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Diversity and Discrimination in Law School Hiring

Off-topic but interesting, Adam Liptak has this story in the NYT about an Eighth Circuit decision saying a discrimination suit against U. Iowa College of Law must go to trial.
Teresa Wagner claims she was discriminated against in faculty hiring.  The claimed basis of discrimination was not any of the usual grounds:  race, sex, etc.  No, she believes she was blackballed because she is a conservative.

Looking around American academia generally, it is painfully obvious that there is gross disparity between the political composition of the faculty and that of the country as a whole.  At UI, two surveys in 2007 and 2009 found one and two Republicans, respectively, in a 50-prof faculty.  In the State of Iowa, as of this month, about 31.1% of the people are registered Republicans and 32.6% are registered Democrats.

Pause for a moment and imagine how the defense and defense-oriented judges would go nuclear if statistics that stark were presented in a jury discrimination case.  Remember Berghuis v. Smith?  The Sixth Circuit found a clear case of discrimination -- so clear that the contrary state decision was "unreasonable" -- when African-Americans were 7.25% of the eligible population but only 6% of the jury pool.  (The Supreme Court reversed.)  Here we have a disparity vastly larger.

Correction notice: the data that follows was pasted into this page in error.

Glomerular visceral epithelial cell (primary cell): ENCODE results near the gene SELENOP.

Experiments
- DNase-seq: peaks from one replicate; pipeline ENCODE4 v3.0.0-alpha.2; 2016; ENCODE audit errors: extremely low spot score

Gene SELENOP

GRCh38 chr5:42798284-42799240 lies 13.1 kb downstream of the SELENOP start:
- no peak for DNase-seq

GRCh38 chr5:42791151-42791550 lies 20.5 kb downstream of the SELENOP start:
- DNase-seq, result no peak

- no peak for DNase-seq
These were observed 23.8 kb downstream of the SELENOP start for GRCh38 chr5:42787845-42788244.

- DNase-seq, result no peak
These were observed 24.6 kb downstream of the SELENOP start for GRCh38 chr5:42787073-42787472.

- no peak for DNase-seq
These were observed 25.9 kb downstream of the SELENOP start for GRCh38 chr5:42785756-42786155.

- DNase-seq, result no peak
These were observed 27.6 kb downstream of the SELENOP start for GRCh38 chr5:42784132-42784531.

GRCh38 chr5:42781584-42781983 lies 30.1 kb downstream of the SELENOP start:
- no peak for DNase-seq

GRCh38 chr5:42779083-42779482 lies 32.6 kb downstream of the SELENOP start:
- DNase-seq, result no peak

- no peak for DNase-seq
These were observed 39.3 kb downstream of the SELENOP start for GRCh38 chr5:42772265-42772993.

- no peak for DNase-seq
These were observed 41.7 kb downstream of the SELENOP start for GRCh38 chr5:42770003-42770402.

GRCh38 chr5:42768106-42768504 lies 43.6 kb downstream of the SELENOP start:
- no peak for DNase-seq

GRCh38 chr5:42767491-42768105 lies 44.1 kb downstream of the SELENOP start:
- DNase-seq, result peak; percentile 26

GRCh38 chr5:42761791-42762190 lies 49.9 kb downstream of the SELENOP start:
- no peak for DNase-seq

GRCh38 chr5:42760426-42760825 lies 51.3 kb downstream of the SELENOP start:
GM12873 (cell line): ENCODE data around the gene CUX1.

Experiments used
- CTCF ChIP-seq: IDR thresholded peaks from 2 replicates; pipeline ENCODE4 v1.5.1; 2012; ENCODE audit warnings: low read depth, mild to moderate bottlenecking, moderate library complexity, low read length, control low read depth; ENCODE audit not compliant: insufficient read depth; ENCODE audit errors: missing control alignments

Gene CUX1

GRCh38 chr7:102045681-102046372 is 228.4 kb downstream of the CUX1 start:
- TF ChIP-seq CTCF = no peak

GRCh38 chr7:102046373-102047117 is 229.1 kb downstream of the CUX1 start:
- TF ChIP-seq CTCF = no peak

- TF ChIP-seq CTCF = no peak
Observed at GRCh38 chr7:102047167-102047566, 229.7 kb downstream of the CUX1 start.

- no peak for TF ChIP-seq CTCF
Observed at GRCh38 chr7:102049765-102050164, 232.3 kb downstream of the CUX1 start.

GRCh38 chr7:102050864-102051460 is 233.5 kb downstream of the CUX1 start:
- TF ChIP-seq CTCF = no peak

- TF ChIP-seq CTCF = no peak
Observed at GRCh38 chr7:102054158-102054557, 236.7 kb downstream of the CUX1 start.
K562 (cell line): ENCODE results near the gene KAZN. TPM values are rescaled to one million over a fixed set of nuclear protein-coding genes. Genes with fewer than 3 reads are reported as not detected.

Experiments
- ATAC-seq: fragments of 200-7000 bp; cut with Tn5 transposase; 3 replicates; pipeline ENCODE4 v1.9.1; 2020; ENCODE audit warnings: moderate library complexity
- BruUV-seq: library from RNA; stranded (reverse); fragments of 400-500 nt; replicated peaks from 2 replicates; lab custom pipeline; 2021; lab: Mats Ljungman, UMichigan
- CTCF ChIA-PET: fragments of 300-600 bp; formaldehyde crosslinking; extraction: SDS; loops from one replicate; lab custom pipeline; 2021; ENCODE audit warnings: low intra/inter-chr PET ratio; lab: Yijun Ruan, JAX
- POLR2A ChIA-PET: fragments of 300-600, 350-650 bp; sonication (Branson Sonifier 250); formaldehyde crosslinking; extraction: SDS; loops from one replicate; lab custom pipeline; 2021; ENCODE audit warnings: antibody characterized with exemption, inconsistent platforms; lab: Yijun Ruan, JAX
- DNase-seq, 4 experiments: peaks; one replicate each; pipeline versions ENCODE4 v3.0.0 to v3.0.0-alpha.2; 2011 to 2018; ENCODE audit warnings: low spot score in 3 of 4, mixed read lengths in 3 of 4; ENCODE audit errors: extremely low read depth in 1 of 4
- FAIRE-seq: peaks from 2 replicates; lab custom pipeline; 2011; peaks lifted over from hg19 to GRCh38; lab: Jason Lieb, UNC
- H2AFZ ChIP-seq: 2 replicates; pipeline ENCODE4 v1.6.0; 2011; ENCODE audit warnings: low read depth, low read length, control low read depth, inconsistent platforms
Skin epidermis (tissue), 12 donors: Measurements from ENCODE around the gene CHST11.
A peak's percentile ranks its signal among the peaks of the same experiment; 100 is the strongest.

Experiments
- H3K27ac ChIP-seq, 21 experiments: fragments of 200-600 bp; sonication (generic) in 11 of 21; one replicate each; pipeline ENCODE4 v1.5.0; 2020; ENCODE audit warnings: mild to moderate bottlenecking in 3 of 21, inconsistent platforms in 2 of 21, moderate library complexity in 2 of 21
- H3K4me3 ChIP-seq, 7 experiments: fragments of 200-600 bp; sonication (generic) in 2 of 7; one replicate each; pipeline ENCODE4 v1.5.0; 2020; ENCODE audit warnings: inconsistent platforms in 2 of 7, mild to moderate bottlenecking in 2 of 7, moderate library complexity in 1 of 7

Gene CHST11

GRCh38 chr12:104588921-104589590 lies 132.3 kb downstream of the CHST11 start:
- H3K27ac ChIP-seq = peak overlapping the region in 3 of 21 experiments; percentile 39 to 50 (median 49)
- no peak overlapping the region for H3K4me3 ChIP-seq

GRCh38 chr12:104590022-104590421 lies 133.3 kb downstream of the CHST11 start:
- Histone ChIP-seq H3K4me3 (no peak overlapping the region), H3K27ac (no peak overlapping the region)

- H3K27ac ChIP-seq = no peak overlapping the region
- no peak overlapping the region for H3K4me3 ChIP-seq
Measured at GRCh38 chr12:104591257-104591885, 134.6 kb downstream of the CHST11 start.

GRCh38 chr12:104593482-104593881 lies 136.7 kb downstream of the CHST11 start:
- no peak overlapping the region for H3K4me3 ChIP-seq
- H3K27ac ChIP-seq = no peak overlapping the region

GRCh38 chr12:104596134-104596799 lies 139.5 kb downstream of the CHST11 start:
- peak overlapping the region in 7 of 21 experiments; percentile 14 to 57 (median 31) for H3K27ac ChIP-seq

How much of this is discrimination and how much is the voluntary choice of people to go into that line of work?  I don't know.  I do think that diversity of viewpoint is every bit as important as diversity of other characteristics in providing a quality education.

But Ms. Wagner's case is not limited to statistics.  She also has a memo from the Associate Dean to the Dean:

Frankly, one thing that worries me is that some people may be opposed to Teresa serving in any role, in part at least because they so despise her politics (and especially her activism about it).  I hate to think that is the case, and I don't actually think it is, but I'm worried that I might be missing something.
Not a smoking gun, and AD Carlson deserves points for being candid and worried about this.  (If he were a practicing lawyer and not an academic, he would have known not to put it in a memo.)  Still, the Eighth is probably right that the case is strong enough to survive summary judgment.

I agree with Walter Olson, quoted in the story, that litigation is not the best way to solve this problem.  School administrations should recognize their lack of viewpoint diversity as a problem and take steps to fix it.

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